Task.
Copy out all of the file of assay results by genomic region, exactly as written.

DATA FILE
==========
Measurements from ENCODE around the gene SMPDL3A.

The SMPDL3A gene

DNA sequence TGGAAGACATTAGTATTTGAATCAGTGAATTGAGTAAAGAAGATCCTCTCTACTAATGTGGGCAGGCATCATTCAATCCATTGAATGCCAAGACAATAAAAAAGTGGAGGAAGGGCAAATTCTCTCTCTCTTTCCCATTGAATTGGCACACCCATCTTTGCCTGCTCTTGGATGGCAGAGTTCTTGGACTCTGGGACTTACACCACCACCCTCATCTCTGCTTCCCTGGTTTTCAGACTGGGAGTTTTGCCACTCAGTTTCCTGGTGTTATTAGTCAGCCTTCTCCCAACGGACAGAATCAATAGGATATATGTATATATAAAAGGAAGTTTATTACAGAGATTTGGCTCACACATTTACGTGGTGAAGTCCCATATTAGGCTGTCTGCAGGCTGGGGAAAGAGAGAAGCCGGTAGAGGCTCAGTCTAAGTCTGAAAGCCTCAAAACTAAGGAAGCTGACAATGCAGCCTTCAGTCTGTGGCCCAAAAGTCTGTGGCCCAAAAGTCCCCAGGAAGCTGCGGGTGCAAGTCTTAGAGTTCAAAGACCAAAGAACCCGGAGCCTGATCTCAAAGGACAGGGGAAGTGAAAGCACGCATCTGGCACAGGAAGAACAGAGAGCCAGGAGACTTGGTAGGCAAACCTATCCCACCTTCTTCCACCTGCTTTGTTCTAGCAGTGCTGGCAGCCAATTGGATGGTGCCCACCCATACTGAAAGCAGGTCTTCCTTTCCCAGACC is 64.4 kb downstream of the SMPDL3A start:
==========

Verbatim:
Measurements from ENCODE around the gene SMPDL3A.

The SMPDL3A gene

DNA sequence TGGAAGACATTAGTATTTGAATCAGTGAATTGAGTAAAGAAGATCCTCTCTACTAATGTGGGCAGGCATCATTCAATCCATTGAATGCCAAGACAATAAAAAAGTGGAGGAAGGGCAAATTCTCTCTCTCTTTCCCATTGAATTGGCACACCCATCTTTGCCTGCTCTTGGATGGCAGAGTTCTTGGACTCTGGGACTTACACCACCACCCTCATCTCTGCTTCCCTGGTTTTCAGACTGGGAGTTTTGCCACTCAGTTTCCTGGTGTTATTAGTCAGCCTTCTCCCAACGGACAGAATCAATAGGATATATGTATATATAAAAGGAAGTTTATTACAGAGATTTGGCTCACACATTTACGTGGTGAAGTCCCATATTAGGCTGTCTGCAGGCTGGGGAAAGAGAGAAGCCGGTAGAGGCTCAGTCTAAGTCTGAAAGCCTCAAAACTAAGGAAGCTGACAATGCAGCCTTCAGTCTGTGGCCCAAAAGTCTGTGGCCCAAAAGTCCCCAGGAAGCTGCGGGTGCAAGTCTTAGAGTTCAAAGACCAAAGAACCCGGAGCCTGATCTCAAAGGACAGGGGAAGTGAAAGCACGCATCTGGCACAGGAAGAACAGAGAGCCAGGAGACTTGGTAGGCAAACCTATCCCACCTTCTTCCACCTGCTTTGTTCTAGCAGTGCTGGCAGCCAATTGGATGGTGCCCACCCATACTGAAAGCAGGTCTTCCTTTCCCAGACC is 64.4 kb downstream of the SMPDL3A start: